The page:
DPI stands for Dots per inch. All pictures on your computer are made up of many tiny dots. If you look closely at a newspaper you can see the tiny dots that make up those pictures. From a distance these dots blend together and make the picture look solid. When scanning pictures they can be scanned with a different amount of dots per inch (dpi). One important thing to remember when increasing the dpi is that for every time you double the dpi you quadruple the file size. For those with limited space to save pictures on your computer and especially anyone that wants to use the picture on a webpage it is very important to keep file size down. Unless it is real important to have a picture at a high resolution on a webpage it is mostly better not only for keeping your webpage storage space down but also for a quicker download for visitors that your webpage have small file size pictures that download as soon as possible. Another thing to consider if you decide to go to a higher resolution is that standard VGA resolution is about 640 x 480. The max resolution is mostly about 1024 x 768. A 5" picture scanned at 60 dpi would fill about half of the screen for someone with a 640 x 480 resolution. Thus a higher dpi level would only increase file size and not be visible on just one screen.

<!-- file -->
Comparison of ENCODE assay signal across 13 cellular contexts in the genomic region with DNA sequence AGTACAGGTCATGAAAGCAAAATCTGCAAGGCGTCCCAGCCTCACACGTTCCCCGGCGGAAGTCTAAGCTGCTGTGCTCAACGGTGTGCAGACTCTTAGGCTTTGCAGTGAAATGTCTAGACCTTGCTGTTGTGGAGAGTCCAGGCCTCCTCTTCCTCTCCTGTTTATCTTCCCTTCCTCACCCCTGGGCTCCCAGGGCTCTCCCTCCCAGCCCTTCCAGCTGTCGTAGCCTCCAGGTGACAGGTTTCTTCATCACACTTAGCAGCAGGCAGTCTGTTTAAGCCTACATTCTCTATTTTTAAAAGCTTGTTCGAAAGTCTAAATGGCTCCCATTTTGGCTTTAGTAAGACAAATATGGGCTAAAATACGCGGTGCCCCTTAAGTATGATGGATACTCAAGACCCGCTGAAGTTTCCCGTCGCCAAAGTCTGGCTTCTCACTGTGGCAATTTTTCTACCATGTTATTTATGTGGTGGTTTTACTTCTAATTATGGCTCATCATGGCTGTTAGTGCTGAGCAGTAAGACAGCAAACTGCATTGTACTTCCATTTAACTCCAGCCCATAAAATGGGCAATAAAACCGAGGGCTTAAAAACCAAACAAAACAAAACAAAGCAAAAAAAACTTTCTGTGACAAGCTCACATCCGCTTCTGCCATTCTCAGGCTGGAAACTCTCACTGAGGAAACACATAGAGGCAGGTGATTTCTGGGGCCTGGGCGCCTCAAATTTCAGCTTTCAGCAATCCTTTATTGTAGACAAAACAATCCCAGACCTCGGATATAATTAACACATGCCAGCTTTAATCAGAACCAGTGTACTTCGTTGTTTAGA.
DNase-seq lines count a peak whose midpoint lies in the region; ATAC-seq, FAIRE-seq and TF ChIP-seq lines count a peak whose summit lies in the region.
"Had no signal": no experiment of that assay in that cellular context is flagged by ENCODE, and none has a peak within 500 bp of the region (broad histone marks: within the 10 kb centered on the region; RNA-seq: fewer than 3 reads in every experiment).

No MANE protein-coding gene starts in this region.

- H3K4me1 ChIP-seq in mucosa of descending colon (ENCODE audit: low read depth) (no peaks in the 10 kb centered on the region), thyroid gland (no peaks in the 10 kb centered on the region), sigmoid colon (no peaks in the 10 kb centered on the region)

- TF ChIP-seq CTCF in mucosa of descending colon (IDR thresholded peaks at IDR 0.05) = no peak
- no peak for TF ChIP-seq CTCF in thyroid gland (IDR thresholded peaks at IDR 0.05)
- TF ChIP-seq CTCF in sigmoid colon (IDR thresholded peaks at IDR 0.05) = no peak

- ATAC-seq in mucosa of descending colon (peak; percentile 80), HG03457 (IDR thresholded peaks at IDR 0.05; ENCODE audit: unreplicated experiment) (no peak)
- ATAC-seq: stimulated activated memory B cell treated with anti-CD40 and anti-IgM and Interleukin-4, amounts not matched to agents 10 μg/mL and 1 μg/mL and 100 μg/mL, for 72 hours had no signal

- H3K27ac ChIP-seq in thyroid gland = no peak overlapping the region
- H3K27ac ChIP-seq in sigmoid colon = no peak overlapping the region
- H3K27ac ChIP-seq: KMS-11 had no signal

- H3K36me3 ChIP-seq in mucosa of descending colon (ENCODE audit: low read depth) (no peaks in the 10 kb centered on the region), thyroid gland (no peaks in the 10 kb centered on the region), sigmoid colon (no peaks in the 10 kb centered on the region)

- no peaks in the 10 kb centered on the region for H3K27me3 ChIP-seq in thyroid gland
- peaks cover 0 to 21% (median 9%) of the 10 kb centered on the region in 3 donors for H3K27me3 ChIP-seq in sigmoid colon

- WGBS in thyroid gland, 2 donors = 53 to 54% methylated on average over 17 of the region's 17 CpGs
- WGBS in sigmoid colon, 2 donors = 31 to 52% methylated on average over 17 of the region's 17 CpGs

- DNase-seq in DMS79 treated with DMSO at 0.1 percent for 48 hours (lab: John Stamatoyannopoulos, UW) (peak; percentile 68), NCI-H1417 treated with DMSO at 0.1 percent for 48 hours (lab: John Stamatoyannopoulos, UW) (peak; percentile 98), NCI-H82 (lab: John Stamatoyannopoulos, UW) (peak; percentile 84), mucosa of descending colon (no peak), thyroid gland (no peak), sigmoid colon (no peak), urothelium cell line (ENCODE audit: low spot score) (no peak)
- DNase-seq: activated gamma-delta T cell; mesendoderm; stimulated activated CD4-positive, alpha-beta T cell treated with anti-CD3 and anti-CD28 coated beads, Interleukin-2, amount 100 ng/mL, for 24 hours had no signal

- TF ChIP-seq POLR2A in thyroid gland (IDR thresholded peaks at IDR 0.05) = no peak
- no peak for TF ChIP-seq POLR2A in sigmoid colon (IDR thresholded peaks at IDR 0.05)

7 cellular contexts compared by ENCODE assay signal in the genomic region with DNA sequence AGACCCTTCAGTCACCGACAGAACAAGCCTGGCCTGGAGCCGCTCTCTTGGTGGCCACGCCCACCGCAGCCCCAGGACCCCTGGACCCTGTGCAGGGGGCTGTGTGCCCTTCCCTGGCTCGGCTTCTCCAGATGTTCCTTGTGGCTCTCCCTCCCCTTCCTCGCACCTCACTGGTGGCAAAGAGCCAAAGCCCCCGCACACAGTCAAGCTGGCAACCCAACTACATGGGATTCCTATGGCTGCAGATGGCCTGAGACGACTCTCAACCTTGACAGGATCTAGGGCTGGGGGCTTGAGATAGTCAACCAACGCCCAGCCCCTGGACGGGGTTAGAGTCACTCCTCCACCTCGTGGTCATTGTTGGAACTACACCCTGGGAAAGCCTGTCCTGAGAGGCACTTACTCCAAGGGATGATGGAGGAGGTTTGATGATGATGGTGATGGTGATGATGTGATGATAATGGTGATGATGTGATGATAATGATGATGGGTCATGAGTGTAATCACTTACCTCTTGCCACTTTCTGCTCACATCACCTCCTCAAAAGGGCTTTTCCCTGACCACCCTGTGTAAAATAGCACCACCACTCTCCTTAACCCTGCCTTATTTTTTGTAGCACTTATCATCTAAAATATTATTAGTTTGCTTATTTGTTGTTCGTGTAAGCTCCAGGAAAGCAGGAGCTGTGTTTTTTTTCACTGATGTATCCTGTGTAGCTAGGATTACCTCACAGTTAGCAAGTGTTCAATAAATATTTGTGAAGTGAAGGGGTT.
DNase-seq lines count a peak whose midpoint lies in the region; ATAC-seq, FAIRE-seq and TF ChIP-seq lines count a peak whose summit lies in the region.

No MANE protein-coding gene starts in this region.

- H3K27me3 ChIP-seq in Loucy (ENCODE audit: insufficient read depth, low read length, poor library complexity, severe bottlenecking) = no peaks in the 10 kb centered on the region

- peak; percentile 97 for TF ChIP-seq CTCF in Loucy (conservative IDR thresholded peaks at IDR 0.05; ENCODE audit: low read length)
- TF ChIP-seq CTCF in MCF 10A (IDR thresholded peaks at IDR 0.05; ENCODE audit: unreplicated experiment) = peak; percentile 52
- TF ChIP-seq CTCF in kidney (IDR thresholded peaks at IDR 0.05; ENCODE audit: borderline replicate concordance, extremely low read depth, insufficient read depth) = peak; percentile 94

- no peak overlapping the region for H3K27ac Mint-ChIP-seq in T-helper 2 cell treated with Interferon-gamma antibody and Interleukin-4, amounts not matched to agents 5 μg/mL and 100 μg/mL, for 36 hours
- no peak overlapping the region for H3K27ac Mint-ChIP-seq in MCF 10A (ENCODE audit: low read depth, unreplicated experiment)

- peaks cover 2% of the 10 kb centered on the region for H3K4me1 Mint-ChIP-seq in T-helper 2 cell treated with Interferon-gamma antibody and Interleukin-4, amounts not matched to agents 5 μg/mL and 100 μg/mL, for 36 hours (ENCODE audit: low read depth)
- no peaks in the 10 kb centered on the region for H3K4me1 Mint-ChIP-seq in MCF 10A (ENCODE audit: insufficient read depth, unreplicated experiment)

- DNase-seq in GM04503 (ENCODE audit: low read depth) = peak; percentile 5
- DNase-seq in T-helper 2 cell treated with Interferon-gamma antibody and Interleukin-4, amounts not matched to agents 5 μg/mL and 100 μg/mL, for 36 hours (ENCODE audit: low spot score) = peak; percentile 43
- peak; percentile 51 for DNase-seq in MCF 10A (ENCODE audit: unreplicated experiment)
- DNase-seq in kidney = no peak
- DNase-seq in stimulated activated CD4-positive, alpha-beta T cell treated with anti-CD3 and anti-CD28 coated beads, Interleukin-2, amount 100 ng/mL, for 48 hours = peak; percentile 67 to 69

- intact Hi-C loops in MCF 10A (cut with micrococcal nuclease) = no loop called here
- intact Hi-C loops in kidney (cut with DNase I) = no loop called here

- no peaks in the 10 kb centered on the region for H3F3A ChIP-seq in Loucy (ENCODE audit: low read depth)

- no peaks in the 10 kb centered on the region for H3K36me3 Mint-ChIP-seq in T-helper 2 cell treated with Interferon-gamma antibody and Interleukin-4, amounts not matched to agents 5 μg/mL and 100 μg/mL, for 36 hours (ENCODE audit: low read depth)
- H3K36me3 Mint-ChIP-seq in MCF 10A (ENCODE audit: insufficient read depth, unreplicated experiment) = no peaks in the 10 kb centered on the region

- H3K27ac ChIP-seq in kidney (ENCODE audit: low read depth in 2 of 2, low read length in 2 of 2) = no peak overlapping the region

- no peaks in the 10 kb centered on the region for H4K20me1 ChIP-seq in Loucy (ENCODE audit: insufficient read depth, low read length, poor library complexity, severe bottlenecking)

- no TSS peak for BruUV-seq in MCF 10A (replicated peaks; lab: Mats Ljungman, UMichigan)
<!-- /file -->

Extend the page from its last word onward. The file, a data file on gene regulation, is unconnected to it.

Here are some example screen shots.
100 dpi picture.
200 dpi picture.
Click here to learn about JPEG and GIF formats.
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